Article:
To the editor,
The Elkin High School graduating class fo 1958 would like to share news from Denver, Colorado. Jim Shore, our classmate, died on Sunday, September 29, 2013 at his ranch at Wyoming. He was 73 and is survived by his wife, Chris; daughter Lenya and her family; and son, Jay, also with the CU psychiatry department faculty, and his family.
The Class of 1958 last saw Jim and Chris at the 50th Class Reunion of their graduation on 6/7/2008. His leadership was acknowledged throughout high school. He was Chief Marshal, Valedictorian, Student Council President our senior year, chosen Most Popular, center of the boys basketball team and it might be that he got his start in acting his junior and senior years when had a part in our plays.
A 1961 graduate of Duke University, and four years later, Duke’s medical school, Dr. Shore was an intern at the University of Utah from 1965-1966. He went on to a residency at the University of Washington from 1966-1969. He then became chief of the Mental Health Officer for the Portland Area Indiana Health Service and chaired the Mental Health Research Committee of the Indian Health Service.
Jim was a psychiatrist and former chancellor of the University of Colorado’s health sciences and Denver campuses. Dr. Shore helped move and expand CU’s health sciences campus, fought for improved mental health services for American Indians and other native groups and even played a 10 second role as a psychiatrist interviewing Jack Nicholson in “One Flew Over the Cuckoo’s Nest,” which won the 1975 Oscar winner for Best Picture.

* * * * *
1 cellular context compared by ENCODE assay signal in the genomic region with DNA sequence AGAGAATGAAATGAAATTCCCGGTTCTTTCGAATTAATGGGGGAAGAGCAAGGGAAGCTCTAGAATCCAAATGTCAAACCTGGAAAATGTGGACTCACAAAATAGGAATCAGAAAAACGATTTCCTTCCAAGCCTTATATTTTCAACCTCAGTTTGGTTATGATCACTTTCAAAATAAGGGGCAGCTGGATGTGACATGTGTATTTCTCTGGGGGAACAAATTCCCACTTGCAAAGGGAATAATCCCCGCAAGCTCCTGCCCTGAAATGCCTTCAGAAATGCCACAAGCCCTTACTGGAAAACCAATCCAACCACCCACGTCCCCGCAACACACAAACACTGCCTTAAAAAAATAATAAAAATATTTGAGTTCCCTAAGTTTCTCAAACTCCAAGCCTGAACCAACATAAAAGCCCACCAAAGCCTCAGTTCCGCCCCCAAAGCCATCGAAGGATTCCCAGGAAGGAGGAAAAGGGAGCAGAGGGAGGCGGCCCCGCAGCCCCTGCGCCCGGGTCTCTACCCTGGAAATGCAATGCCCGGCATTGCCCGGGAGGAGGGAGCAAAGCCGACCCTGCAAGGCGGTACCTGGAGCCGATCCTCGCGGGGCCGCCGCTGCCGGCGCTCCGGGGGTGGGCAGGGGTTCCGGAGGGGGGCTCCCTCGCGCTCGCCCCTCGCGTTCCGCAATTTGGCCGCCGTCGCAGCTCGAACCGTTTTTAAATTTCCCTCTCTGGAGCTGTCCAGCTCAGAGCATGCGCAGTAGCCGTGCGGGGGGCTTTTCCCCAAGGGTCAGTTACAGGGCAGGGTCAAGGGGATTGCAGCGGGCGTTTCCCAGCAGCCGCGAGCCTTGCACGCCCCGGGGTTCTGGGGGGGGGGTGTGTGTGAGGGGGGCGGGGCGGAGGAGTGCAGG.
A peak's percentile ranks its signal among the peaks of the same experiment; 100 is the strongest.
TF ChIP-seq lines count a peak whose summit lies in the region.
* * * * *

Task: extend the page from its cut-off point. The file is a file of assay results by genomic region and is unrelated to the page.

“Much of the success of the Anschutz Medical Campus and the contributions it makes to our society and economy can be linked to Jim Shore’s vision and leadership,” said Lilly Marks, vice president for health affairs for CU. Jim was instrumental in the move of the CU health sciences campus from Denver to the former Fitzsimons military base in Aurora that has evolved into the Anschutz Medical Campus. With five health care schools and a graduate program on more than 200 acres, the campus generates $2.5 billion yearly for the Colorado economy and is a national leader in education, health care and research. Jim and his wife, Chris, are acknowledged on that campus through the Shore Family Forum, the auditorium in the Nighthorse Campbell Native Health Building.
His interest in Native American culture was ignited by a visit when he was a child to Cherokee, N.C., ancestral home of the Cherokee tribe. He was instrumental in supporting the passage of the federal Indian Child Welfare Act in 1978. Jim received the Distinguished Service Award from the federal Indian Health Service in 1996.
Memorial gifts can be directed to CU’s James H. Shore, MD/Colorado ARCS Scholarship endowment fund, established when the Colorado chapter of the Achievement Rewards for College Scientists (ARCS) honored Dr. Shore as their 2005 Man of the Year. Donations can be mailed to CU Foundation, P.O. Box 17126, Denver, CO 80217-9155.
Whether you called him Jim, Jimmy, Professor or Doctor, the Class of 1958 is proud to call him classmate and appreciates the opportunity to share facts of some of Jim’s accomplishments.
Jo Ann Saylor Kistler